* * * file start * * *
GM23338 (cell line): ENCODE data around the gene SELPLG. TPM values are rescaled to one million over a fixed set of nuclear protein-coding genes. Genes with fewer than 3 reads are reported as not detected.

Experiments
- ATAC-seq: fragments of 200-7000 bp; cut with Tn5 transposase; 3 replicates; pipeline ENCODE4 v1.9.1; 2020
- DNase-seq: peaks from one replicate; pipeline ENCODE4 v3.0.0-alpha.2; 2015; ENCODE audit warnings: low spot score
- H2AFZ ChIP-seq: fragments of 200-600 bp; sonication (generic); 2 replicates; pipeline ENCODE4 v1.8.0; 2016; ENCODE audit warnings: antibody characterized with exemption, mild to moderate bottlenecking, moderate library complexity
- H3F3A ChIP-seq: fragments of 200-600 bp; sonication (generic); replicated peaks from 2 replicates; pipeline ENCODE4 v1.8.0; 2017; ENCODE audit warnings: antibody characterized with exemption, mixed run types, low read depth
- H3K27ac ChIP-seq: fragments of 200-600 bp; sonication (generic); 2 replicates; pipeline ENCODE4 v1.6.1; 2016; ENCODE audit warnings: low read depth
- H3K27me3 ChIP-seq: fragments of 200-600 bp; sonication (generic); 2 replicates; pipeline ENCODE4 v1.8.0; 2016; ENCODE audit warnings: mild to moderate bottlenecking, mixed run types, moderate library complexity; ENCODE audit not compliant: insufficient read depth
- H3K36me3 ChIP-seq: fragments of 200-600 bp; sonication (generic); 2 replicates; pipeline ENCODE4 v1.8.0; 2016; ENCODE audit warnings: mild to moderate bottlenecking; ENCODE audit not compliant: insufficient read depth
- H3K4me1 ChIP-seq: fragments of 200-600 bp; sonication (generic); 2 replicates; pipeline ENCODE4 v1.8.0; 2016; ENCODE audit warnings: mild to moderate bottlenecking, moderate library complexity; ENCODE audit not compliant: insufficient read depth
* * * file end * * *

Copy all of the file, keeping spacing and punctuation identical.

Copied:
GM23338 (cell line): ENCODE data around the gene SELPLG. TPM values are rescaled to one million over a fixed set of nuclear protein-coding genes. Genes with fewer than 3 reads are reported as not detected.

Experiments
- ATAC-seq: fragments of 200-7000 bp; cut with Tn5 transposase; 3 replicates; pipeline ENCODE4 v1.9.1; 2020
- DNase-seq: peaks from one replicate; pipeline ENCODE4 v3.0.0-alpha.2; 2015; ENCODE audit warnings: low spot score
- H2AFZ ChIP-seq: fragments of 200-600 bp; sonication (generic); 2 replicates; pipeline ENCODE4 v1.8.0; 2016; ENCODE audit warnings: antibody characterized with exemption, mild to moderate bottlenecking, moderate library complexity
- H3F3A ChIP-seq: fragments of 200-600 bp; sonication (generic); replicated peaks from 2 replicates; pipeline ENCODE4 v1.8.0; 2017; ENCODE audit warnings: antibody characterized with exemption, mixed run types, low read depth
- H3K27ac ChIP-seq: fragments of 200-600 bp; sonication (generic); 2 replicates; pipeline ENCODE4 v1.6.1; 2016; ENCODE audit warnings: low read depth
- H3K27me3 ChIP-seq: fragments of 200-600 bp; sonication (generic); 2 replicates; pipeline ENCODE4 v1.8.0; 2016; ENCODE audit warnings: mild to moderate bottlenecking, mixed run types, moderate library complexity; ENCODE audit not compliant: insufficient read depth
- H3K36me3 ChIP-seq: fragments of 200-600 bp; sonication (generic); 2 replicates; pipeline ENCODE4 v1.8.0; 2016; ENCODE audit warnings: mild to moderate bottlenecking; ENCODE audit not compliant: insufficient read depth
- H3K4me1 ChIP-seq: fragments of 200-600 bp; sonication (generic); 2 replicates; pipeline ENCODE4 v1.8.0; 2016; ENCODE audit warnings: mild to moderate bottlenecking, moderate library complexity; ENCODE audit not compliant: insufficient read depth